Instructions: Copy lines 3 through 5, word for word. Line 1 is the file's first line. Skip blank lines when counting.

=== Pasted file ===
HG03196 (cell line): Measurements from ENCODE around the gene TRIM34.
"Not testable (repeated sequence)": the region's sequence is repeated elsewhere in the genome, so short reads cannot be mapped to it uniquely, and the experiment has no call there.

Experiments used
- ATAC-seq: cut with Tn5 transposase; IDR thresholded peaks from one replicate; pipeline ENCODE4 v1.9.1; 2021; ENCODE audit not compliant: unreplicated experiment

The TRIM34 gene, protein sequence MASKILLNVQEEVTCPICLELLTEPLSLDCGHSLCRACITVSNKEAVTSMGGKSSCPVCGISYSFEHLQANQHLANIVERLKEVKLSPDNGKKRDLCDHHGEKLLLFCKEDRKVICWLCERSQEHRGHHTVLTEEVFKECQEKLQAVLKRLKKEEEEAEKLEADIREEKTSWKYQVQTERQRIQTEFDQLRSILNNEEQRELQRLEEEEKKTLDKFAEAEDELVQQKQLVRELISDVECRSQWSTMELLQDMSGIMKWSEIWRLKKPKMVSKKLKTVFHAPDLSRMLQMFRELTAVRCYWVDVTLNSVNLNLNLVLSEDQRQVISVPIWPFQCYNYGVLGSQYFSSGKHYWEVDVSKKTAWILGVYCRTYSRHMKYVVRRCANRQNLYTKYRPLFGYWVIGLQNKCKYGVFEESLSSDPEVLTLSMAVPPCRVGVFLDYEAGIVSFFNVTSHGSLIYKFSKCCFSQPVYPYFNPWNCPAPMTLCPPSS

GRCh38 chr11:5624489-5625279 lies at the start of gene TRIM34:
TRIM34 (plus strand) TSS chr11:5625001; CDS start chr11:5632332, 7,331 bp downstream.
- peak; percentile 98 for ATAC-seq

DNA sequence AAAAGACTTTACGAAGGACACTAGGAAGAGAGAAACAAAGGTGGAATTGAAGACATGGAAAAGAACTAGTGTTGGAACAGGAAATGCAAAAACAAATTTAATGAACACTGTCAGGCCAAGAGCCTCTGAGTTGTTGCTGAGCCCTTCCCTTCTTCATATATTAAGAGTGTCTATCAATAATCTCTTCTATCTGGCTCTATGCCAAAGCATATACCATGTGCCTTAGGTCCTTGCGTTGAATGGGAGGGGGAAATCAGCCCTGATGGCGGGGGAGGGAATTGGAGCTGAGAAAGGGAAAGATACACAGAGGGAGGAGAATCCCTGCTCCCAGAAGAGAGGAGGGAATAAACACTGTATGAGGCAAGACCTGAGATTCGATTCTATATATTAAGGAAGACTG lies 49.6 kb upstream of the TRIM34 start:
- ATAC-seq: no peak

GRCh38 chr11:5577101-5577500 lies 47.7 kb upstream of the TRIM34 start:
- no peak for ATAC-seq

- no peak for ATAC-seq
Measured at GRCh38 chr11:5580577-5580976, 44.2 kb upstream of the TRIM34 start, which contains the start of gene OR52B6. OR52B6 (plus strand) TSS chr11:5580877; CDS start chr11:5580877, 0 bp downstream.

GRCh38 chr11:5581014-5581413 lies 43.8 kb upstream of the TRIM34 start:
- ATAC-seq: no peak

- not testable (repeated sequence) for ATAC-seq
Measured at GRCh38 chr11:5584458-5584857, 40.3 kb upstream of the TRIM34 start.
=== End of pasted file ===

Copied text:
Experiments used
- ATAC-seq: cut with Tn5 transposase; IDR thresholded peaks from one replicate; pipeline ENCODE4 v1.9.1; 2021; ENCODE audit not compliant: unreplicated experiment

The TRIM34 gene, protein sequence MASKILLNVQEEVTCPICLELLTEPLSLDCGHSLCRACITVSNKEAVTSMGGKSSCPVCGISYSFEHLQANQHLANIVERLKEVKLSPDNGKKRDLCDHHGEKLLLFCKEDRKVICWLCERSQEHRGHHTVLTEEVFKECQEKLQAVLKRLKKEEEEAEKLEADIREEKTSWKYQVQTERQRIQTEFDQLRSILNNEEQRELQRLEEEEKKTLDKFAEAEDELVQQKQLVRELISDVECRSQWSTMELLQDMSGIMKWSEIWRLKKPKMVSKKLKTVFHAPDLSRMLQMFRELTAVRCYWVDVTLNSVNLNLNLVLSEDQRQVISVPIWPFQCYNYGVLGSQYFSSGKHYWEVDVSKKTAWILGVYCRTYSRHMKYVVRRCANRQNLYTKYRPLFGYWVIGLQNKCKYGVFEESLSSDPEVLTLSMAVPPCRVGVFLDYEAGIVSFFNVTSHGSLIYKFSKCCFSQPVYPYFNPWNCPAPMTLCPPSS